Deciding to commit to open shelving can feel a little bit like opening up your underwear drawer for everyone to see. A real risk if you know what I mean.
If you're not the most organized or have any hoarding tendencies whatsoever, open shelves have a way of forcing your hand. You can't just jam stuff in a cupboard and shut the door. No more "out of sight out of mind". There's also the argument that open shelves just give dust and grease a place to settle in and get comfy. This may definitely be true if your shelves are hosting stuff you don't use on a regular basis.
EVEN SO, we're big fans of the open shelving done right (and organized underwear drawers) for a lot of reasons. Adding open shelving in place of more traditional cabinetry can really open up your space and instantly make things feel bigger and brighter. You can count on easy access to your most used kitchen goods and say "bye Felicia" to clunky cabinets and slamming doors.
Let's get real, the Europeans have been doing open shelving right for YEARS. Give me a farm house kitchen in the French countryside any day, am I right? Or maybe a more modern vibe fits your style better, honestly, I'm down with it all. That's the beauty of open shelving. It can work with just about anyone's different style preferences.
Open shelving also makes it easy to address design challenges like high ceilings or even low ceilings, small rooms, weird layouts and awkward spaces. They're typically pretty budget friendly too, more so than custom cabinetry and built-ins anyway. You might run the risk of some visual clutter, but that's easily avoided. Consider this your invitation to replace your old, mismatched dishes in favor of a matching set.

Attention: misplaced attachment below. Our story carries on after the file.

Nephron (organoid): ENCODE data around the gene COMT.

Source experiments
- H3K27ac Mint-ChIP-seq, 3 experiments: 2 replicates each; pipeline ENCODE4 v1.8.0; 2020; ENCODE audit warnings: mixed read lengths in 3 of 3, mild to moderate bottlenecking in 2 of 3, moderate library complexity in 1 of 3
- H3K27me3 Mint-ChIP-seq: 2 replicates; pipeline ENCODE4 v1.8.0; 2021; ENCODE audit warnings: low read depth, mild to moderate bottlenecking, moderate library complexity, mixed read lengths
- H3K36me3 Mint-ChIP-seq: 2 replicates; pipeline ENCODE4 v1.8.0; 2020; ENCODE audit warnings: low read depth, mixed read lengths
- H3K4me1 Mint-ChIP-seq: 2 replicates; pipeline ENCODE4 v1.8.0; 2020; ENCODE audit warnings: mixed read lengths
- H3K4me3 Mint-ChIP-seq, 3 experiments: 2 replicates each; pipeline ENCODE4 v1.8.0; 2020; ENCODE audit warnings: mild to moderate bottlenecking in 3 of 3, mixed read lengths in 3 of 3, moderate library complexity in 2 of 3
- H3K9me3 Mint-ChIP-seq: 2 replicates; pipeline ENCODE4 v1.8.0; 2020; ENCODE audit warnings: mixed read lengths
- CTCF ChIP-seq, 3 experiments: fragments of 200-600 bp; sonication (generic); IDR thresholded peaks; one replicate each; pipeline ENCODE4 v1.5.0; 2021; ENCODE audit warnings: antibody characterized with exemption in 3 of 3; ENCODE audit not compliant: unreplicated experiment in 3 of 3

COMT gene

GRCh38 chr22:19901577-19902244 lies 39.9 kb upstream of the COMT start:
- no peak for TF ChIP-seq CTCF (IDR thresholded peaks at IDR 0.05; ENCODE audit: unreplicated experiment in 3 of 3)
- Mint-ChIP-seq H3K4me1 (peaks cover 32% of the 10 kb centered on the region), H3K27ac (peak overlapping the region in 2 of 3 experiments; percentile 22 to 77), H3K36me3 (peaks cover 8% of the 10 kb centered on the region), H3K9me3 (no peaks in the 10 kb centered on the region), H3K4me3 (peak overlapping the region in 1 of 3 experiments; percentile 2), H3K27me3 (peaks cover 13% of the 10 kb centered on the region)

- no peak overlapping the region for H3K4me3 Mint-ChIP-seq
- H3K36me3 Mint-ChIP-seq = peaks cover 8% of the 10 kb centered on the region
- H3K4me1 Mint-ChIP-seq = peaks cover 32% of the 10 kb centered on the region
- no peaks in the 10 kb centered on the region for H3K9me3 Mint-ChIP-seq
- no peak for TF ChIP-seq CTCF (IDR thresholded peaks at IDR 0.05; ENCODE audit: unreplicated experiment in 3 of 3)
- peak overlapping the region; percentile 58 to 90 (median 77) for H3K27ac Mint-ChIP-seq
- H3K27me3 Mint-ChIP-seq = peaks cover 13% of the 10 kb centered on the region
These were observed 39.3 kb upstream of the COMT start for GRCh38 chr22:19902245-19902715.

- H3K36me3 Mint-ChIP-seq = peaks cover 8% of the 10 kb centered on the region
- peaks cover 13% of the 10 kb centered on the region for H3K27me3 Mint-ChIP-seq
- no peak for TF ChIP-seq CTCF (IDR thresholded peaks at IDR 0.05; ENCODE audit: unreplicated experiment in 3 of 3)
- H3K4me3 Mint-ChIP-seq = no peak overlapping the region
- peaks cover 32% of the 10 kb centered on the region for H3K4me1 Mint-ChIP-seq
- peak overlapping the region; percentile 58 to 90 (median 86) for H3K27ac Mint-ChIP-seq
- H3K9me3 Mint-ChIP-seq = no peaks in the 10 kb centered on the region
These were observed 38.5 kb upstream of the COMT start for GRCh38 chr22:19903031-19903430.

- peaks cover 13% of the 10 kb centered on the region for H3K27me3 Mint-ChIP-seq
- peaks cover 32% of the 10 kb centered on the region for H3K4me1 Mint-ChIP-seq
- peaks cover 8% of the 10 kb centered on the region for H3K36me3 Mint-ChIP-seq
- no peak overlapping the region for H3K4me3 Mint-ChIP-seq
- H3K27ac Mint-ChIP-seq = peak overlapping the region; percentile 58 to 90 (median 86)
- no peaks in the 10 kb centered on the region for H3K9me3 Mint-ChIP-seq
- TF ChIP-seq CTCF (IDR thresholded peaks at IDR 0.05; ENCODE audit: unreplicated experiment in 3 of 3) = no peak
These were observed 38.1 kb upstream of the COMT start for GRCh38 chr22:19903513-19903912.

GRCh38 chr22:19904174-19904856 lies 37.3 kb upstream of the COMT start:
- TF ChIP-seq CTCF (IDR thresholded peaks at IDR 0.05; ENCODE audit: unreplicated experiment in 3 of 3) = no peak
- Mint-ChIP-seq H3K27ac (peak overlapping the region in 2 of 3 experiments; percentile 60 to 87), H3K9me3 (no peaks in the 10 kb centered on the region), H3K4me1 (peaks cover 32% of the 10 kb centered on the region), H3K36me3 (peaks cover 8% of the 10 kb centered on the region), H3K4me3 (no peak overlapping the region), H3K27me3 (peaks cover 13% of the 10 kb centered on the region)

Pro tip: you can always find affordable dishes on the cheap at IKEA that way you don't have to freak out if one breaks.
You have to admit that it's easier to keep things organized when everything matches. Add in a few different accents here and there to keep things interesting if you want, but you definitely don't have to. I think with open shelving people feel a lot of pressure to create a pretty little vignette with some books and tchotchkes and whatnot. However, I don't necessarily think you have to style everything up all crazy like if that's not your jam. So if you're just buying a ceramic lotus flower at Home Goods to take up space, maybe reconsider...
If you're leery about dust or grease, just put the dishes you use most on your shelves and don't add open shelves on your lower cabinets so you can see what you're working with.
Maybe you're bold enough to forego cabinets all together in favor of shelving, but most people have a mix of both. If you've got a kitchen window, consider adding in open shelves next to it to really let the light in and open things up.
It's not like we're reinventing the design wheel here with this post, but we are honest lovers of a good open shelf. They just add an extra element of awesome, don't you think? So many different ways to do it and it will always feel right.
Honestly, the interwebs are flooded with every kind of open shelving inspiration you could ever hope for or sort through. Have you done open shelving in your home, or do you want to? Any pros/cons to add?